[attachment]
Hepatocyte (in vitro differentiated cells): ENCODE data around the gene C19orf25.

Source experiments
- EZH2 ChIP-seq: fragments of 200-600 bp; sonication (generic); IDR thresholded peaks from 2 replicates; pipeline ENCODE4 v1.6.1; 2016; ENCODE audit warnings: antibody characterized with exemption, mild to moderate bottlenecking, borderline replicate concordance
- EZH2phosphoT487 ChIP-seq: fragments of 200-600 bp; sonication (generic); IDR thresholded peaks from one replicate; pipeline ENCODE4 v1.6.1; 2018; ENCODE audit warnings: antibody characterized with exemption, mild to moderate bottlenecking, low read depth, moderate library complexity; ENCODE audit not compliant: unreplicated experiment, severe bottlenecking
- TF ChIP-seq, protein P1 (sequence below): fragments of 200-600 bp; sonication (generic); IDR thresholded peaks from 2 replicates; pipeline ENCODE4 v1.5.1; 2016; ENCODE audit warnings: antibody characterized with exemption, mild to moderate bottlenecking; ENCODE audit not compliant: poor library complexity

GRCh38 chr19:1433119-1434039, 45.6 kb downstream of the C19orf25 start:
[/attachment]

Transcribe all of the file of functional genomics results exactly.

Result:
Hepatocyte (in vitro differentiated cells): ENCODE data around the gene C19orf25.

Source experiments
- EZH2 ChIP-seq: fragments of 200-600 bp; sonication (generic); IDR thresholded peaks from 2 replicates; pipeline ENCODE4 v1.6.1; 2016; ENCODE audit warnings: antibody characterized with exemption, mild to moderate bottlenecking, borderline replicate concordance
- EZH2phosphoT487 ChIP-seq: fragments of 200-600 bp; sonication (generic); IDR thresholded peaks from one replicate; pipeline ENCODE4 v1.6.1; 2018; ENCODE audit warnings: antibody characterized with exemption, mild to moderate bottlenecking, low read depth, moderate library complexity; ENCODE audit not compliant: unreplicated experiment, severe bottlenecking
- TF ChIP-seq, protein P1 (sequence below): fragments of 200-600 bp; sonication (generic); IDR thresholded peaks from 2 replicates; pipeline ENCODE4 v1.5.1; 2016; ENCODE audit warnings: antibody characterized with exemption, mild to moderate bottlenecking; ENCODE audit not compliant: poor library complexity

GRCh38 chr19:1433119-1434039, 45.6 kb downstream of the C19orf25 start: